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Lecture 6 Integers. CSCI – 1900 Mathematics for Computer Science Spring 2014 Bill Pine. Lecture Introduction. Reading Kolman Section 1.4 Remainder Theorem Divisibility of integers Prime numbers GCD LCM Representing integers in different bases. Remainder Theorem.

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lecture 6 integers

Lecture 6Integers

CSCI – 1900 Mathematics for Computer Science

Spring 2014

Bill Pine

lecture introduction
Lecture Introduction
  • Reading
    • Kolman Section 1.4
  • Remainder Theorem
  • Divisibility of integers
  • Prime numbers
  • GCD
  • LCM
  • Representing integers in different bases

CSCI 1900

remainder theorem
Remainder Theorem
  • Given two integers, n and m with n> 0,
    • Perform the integer division of m by n
      • q is the quotient and r is the remainder
      • q and r are unique because we require 0 <= r< n
  • Therefore, we can write

m=q*n + r

  • This result is known as the Remainder Theorem

CSCI 1900

examples of m qn r
Examples of m = qn + r
  • If n is 3 and m is 16
    • 16 = 5*3 + 1 q = 5; r = 1
  • If n is 10 and m is 3
    • 3 = 0*10 + 3 q = 0; r = 3
  • If n is 5 and m is –11
    • 11 = – 3*5 + 4 q = – 3; r = 4

CSCI 1900

divisibility
Divisibility
  • If one integer, n, divides into a second integer, m, without a remainder, then we say that
    • n divides m
    • Denoted n | m
  • If one integer, n, does not divide evenly into a second integer, m, then we say that
    • n does not divide m
    • Denoted n | m

CSCI 1900

some properties of divisibility
Some Properties of Divisibility
  • If n | m,
    • There exists an integer k such that m = k * n
  • The absolute values of both k and n are less than the absolute value of m, i.e., |n| < |m| and |k| < |m|
  • Examples:

4 | 24

24 = 4 * 6 both 4 and 6 are less than 24

5 | 135

135 = 5 * 27 both 5 and 27 are less than 135

CSCI 1900

simple properties of divisibility
Simple properties of divisibility
  • Given three integers a, b, c with a | b and a | c, then
    • a | (b + c)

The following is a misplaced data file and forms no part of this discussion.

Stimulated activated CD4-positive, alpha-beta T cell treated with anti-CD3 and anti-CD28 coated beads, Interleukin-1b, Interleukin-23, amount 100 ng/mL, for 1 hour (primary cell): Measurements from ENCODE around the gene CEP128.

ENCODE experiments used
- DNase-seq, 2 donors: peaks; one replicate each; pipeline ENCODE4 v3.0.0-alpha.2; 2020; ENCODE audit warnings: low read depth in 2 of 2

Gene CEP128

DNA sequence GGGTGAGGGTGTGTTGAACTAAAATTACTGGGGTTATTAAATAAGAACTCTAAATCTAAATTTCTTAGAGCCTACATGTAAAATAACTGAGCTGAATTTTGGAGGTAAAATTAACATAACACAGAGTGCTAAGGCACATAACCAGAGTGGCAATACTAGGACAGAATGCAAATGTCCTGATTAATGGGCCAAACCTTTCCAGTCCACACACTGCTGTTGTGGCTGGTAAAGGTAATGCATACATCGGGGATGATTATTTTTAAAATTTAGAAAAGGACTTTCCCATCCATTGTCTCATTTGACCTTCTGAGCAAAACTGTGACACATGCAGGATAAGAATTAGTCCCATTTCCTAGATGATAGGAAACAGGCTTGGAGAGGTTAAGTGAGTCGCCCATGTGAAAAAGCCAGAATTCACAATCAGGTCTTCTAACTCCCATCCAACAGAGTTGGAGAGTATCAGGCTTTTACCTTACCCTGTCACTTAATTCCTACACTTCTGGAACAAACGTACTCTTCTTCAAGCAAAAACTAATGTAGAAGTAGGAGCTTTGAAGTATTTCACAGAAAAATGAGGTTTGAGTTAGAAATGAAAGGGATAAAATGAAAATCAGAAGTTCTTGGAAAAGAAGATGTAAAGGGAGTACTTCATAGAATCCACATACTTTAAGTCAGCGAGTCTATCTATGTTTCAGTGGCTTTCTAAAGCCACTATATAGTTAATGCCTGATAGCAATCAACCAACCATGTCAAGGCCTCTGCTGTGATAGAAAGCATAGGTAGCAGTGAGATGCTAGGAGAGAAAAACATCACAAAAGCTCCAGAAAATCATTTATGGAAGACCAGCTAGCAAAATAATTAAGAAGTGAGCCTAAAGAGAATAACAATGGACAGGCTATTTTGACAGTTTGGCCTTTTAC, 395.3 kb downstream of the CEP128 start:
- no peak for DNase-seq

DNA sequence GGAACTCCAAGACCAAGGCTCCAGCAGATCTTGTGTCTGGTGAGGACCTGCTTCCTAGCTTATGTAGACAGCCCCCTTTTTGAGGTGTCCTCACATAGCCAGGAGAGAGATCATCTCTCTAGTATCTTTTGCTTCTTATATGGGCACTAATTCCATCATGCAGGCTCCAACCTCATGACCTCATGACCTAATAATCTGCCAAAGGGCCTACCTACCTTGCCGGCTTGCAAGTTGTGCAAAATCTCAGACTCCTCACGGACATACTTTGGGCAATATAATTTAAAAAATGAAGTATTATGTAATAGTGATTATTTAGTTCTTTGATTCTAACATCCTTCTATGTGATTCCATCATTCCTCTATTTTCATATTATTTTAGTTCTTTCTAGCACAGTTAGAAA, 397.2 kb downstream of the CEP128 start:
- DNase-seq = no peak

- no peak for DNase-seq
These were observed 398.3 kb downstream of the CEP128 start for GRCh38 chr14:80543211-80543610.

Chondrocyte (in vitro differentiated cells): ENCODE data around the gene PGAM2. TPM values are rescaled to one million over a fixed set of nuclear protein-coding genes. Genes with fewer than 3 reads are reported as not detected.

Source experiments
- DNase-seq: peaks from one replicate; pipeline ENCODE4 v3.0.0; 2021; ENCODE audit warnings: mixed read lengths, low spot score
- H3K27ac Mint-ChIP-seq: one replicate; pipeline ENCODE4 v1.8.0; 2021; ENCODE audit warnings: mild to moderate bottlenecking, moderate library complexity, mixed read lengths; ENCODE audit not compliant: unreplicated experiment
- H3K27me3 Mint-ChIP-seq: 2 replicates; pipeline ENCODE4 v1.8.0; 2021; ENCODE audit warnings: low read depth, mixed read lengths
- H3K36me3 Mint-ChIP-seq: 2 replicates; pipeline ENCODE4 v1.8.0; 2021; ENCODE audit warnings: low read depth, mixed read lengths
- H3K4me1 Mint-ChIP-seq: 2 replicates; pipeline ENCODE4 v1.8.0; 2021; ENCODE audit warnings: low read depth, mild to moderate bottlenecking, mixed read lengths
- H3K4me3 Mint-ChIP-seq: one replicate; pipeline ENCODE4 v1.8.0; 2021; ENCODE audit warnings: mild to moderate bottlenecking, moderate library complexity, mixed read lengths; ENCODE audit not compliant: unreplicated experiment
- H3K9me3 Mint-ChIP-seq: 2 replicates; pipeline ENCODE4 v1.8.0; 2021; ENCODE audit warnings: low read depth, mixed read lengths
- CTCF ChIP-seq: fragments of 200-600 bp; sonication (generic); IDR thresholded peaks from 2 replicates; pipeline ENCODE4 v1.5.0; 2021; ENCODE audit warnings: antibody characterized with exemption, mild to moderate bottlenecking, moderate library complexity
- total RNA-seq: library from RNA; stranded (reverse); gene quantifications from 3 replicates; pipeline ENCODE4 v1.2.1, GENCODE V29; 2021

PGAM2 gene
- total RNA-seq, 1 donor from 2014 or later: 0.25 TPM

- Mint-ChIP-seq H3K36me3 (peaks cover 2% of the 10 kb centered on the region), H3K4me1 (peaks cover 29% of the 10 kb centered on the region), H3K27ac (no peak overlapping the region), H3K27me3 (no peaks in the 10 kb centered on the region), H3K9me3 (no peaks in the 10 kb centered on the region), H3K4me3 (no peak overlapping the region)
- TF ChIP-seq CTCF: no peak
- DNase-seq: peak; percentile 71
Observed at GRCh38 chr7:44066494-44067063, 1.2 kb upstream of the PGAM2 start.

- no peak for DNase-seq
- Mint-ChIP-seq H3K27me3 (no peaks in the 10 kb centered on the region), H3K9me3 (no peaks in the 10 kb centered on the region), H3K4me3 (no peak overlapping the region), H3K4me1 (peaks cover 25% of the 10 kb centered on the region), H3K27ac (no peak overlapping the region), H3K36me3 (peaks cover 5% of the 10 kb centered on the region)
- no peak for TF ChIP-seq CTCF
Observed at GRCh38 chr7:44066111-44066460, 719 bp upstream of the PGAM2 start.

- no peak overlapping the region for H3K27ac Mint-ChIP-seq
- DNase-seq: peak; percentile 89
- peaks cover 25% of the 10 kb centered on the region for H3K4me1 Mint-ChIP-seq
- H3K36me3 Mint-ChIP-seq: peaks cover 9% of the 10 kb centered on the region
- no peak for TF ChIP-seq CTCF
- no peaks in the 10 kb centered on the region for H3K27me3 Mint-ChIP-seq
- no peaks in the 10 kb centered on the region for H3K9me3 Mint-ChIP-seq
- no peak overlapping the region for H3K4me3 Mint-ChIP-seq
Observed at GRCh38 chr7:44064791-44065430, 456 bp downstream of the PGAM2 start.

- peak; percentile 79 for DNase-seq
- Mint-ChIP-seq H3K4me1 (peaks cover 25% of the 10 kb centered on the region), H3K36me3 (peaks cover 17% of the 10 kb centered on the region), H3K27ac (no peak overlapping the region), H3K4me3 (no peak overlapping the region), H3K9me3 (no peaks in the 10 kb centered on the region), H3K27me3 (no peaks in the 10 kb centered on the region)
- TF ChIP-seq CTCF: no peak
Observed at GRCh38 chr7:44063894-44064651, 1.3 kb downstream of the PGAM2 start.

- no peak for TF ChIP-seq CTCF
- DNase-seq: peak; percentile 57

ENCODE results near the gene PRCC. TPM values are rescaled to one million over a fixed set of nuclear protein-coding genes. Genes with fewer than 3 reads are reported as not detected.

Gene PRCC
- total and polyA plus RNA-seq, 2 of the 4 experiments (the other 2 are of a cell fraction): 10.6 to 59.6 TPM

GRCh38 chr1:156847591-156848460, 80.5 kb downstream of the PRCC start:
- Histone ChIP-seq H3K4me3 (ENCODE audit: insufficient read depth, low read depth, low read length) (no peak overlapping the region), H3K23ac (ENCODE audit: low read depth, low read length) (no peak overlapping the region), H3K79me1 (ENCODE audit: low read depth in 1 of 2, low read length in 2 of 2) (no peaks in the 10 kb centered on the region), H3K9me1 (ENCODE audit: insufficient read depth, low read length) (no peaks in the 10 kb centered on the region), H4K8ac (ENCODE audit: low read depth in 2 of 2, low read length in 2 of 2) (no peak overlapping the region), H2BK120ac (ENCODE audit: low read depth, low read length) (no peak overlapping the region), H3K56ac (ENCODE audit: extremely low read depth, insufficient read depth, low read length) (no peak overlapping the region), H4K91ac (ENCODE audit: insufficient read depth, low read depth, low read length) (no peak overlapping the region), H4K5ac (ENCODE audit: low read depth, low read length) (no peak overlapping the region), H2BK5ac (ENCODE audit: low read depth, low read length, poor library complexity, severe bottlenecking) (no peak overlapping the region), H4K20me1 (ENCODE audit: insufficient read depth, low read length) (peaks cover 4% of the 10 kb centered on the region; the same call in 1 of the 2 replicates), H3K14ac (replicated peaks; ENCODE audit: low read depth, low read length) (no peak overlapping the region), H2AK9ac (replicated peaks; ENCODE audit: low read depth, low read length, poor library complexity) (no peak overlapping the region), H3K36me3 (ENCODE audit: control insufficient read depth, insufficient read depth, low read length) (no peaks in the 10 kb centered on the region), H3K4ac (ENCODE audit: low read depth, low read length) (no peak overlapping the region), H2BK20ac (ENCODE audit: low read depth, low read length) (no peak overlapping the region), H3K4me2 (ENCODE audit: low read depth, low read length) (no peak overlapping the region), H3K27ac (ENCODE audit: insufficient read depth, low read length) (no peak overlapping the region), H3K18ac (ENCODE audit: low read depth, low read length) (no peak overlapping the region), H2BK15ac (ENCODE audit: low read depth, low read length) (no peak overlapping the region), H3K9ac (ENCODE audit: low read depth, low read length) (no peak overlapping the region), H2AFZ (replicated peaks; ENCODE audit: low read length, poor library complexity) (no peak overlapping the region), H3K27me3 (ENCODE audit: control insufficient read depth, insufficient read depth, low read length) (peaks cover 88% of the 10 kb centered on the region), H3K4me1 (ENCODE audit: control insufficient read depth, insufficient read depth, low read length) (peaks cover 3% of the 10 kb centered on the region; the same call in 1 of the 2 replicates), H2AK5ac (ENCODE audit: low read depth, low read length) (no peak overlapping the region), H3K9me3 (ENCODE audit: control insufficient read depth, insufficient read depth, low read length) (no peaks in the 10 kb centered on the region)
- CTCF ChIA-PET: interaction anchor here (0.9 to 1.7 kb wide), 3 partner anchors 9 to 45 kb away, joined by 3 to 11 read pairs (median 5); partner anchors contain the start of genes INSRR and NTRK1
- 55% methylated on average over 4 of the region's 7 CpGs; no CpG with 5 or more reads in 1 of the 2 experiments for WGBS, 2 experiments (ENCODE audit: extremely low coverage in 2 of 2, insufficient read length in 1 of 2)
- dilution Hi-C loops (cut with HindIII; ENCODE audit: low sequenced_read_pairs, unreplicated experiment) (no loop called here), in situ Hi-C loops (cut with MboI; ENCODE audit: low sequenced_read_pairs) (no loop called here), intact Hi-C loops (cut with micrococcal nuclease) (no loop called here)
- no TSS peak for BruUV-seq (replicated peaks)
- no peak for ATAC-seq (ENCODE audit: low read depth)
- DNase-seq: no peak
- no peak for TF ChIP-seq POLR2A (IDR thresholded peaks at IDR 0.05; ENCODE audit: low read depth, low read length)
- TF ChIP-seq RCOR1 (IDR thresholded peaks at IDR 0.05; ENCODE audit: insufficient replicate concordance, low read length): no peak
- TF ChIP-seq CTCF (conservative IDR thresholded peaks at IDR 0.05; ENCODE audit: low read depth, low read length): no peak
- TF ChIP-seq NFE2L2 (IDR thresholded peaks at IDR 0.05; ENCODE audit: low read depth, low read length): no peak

• a | (b - c)
    • a | bc
  • Given three integers a, b, c with a | b and b | c, then
    • a | c

CSCI 1900

prime numbers
Prime Numbers
  • A number p is called prime if the only positive integers that divide p are p and 1
  • Examples of prime numbers: 2, 3, 5, 7, 11
  • There are many computer algorithms that can be used to determine if a number n>1 is prime, with greater or lesser efficiency
  • Who cares ?
    • Anyone who buys anything online or has a wireless network they do not want to share !
    • Cryptography involves prime number in some manner

CSCI 1900

basic prime number algorithm
Basic Prime Number Algorithm

Function IsPrime( n )

nIsPrime = True

for i= 2 to n-1

if( i | n)

nIsPrime = False

Exit Loop

return (nIsPrime)

CSCI 1900

factoring a number into its primes
Factoring a Number into its Primes
  • Repeatedly dividing a number into its multiples until the multiples no longer can be divided, shows us that any number can be expressed a a product prime numbers
  • Examples: 9 = 3 * 3 = 3224 = 8 * 3 = 2 * 2 * 2 * 3 = 23 * 3315 = 3*105 = 3*3*35 = 3*3*5*7 = 32 * 5 * 7
  • Any number can be expressed as a product of prime numbers
    • This factorization is unique

CSCI 1900

modulus
Modulus
  • The mod n operator is a direct consequence of the Remainder Theorem
  • m mod n is defined to be the remainder when m is divided by n
    • The divisor n is called the modulus
  • Given m = q * n + r then we say m mod n = r
  • If m mod n = 0 then m | n

CSCI 1900

modulus cont
Modulus(cont)
  • Examples

13 mod 3 = 1 => 4*3+1=13

32 mod 5 = 2 => 6*5+2=32

a mod 7 = 1 => 7*k+1=a, for some integer k

CSCI 1900

greatest common divisor
Greatest Common Divisor
  • If a, b, and c are in Z+, and c | a and c | b, we say that c is a common divisor of a and b